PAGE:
Groundwater

Groundwater

Groundwater is vital to the “Good Life” in Nebraska. It maintains our agricultural economy, supplies water to streams and lakes, and provides drinking water to municipalities and rural households. Nebraskans pump groundwater out of the High Plains aquifer and many other aquifers across the state. The vast majority of groundwater is used for agricultural production.

Introducing New Bazile Groundwater Management Area Extension Educator

Please welcome Jeremy Milander to Nebraska Extension. Jeremy will assume his new role as an Assistant Extension Educator in mid-April and will have specific responsibilities in the Bazile Water Management Area in northeast Nebraska. He will work with four Natural Resources Districts to develop an educational program aimed at stabilizing the nitrate concentration in ground water. Jeremy will also work with a stakeholder group to implement field demonstrations funded by a Nebraska Environmental Trust grant.

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Why does groundwater nitrate vary so much across Nebraska?

Have you ever wondered why groundwater nitrate maps show so much variation across Nebraska? Or why wells near to your own tested well have such different nitrate levels? The answer has three parts. Nitrate in groundwater varies from place to place because of differences in:

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How can nitrogen budgeting estimate nitrate-N loading to groundwater?

Nitrogen (N) budgeting, where accounting principles are applied to measured quantities of individual N sources, is one tool for understanding how long-term fertilizer-N use and irrigation contributes to nitrogen leaching. Here, we explore this tool by going through commonly-used conversions and calculations for N supply and nitrate-N leaching to account for changes in aquifer nitrogen contamination.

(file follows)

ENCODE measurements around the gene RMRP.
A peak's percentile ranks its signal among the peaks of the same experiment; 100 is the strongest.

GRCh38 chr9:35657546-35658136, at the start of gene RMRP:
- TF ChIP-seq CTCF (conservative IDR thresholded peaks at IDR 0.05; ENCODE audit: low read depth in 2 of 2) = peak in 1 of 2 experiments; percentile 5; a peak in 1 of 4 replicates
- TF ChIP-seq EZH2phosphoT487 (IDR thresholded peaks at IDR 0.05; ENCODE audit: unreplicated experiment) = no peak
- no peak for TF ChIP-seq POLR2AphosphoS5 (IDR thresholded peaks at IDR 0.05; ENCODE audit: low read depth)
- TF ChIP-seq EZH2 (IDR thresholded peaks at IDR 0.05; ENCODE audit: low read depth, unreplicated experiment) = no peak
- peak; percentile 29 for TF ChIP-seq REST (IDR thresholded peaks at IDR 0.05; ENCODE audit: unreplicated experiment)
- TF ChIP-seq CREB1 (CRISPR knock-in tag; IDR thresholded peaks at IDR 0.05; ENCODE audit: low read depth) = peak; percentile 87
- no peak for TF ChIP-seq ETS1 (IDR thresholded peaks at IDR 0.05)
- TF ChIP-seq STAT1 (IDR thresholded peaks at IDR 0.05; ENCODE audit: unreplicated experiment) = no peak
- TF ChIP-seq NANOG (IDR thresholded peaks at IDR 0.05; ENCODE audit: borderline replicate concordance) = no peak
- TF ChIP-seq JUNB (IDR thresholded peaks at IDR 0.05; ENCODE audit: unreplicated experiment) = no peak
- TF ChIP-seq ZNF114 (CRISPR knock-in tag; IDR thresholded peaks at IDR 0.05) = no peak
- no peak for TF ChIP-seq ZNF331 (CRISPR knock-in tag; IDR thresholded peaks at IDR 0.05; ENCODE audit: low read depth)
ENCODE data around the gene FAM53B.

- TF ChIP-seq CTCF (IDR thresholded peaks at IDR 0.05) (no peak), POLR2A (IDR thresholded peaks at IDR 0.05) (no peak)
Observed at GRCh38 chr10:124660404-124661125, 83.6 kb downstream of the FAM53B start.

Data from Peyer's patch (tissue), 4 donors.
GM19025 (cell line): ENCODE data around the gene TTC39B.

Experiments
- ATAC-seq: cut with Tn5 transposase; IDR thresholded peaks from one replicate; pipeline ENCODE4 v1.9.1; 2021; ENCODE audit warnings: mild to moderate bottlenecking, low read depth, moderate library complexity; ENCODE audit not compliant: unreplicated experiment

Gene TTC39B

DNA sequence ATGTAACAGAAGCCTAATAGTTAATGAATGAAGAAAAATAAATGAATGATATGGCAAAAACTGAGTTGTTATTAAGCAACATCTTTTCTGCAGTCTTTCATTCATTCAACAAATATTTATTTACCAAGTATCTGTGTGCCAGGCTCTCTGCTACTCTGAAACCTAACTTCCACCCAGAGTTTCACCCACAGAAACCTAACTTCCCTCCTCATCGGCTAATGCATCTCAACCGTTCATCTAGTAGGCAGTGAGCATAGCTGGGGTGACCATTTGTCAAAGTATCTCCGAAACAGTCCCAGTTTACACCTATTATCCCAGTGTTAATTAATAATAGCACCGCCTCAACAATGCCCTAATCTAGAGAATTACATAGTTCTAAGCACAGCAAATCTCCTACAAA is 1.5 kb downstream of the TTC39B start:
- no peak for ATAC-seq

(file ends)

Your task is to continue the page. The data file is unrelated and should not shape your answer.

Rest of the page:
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After the Flood - Private Drinking Wells

Floodwater from recent heavy rains, snow melt, and flooding may potentially carry pollutants with it.  During floods, water comes into contact with things it normally wouldn’t, such as gasoline, animal waste, chemical storage facilities and more.  If your private drinking water well has been impacted by flood water,  your water supply may have been contaminated with pollutants carried in the flood water.

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Proactive Drinking Water Management for a Unique Water System

The City of Auburn, population 3,000, is located in southeast Nebraska, near the Little Nemaha River, approximately seven miles upstream of its confluence with the Missouri River. The City receives its drinking water from a wellfield located east of the community within an alluvial aquifer along the Little Nemaha River. The wellfield consists of 11 vertical wells averaging 45 to 50 feet below the ground's surface, pumping up to 150 million gallons per year.

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